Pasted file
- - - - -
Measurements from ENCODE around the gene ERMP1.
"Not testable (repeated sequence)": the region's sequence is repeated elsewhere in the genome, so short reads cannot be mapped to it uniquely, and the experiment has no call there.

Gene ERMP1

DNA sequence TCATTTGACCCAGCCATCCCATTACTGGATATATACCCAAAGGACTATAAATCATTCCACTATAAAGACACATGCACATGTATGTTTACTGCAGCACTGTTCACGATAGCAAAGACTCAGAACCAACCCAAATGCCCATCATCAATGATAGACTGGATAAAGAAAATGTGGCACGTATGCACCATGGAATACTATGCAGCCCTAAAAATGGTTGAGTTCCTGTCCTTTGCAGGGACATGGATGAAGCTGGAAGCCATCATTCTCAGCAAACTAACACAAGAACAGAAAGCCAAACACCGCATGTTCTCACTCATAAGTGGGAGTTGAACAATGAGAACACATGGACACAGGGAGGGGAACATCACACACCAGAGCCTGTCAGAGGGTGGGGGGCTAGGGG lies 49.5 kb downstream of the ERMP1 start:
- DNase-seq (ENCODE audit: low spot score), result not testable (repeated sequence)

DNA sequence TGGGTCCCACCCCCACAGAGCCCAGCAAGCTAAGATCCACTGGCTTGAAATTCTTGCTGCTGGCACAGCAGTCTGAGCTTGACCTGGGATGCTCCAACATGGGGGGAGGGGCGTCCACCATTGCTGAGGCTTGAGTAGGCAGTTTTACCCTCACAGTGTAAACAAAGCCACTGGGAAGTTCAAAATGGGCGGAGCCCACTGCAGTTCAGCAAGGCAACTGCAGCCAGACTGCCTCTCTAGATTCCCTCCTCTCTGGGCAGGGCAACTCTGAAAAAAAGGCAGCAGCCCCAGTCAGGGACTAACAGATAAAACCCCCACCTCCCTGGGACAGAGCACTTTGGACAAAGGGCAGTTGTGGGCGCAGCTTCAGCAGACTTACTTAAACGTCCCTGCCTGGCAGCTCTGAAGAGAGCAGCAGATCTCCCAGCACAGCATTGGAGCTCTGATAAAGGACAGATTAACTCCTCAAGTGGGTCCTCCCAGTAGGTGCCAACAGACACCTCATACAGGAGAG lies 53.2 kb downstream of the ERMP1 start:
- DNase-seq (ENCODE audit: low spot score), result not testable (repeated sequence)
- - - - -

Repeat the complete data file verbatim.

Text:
Measurements from ENCODE around the gene ERMP1.
"Not testable (repeated sequence)": the region's sequence is repeated elsewhere in the genome, so short reads cannot be mapped to it uniquely, and the experiment has no call there.

Gene ERMP1

DNA sequence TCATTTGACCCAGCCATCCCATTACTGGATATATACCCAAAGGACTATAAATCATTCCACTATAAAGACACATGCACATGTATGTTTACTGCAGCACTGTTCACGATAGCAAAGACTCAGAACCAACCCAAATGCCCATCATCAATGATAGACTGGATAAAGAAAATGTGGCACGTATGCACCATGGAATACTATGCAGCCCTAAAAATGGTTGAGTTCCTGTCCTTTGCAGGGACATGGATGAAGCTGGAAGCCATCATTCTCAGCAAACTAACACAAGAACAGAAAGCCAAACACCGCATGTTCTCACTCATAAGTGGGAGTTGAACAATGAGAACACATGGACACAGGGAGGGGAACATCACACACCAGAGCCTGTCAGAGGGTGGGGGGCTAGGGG lies 49.5 kb downstream of the ERMP1 start:
- DNase-seq (ENCODE audit: low spot score), result not testable (repeated sequence)

DNA sequence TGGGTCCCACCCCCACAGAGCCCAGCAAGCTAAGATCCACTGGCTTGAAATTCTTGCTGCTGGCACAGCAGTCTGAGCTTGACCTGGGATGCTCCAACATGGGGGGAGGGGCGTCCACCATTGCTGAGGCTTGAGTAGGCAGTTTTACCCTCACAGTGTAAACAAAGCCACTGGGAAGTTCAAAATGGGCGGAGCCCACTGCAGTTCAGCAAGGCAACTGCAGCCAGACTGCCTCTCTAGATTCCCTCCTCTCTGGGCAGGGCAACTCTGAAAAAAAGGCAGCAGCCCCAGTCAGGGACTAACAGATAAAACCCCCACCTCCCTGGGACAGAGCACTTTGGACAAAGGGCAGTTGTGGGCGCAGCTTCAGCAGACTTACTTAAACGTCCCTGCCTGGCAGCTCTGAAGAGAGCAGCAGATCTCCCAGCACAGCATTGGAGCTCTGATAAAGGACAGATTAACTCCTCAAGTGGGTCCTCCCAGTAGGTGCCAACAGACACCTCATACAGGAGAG lies 53.2 kb downstream of the ERMP1 start:
- DNase-seq (ENCODE audit: low spot score), result not testable (repeated sequence)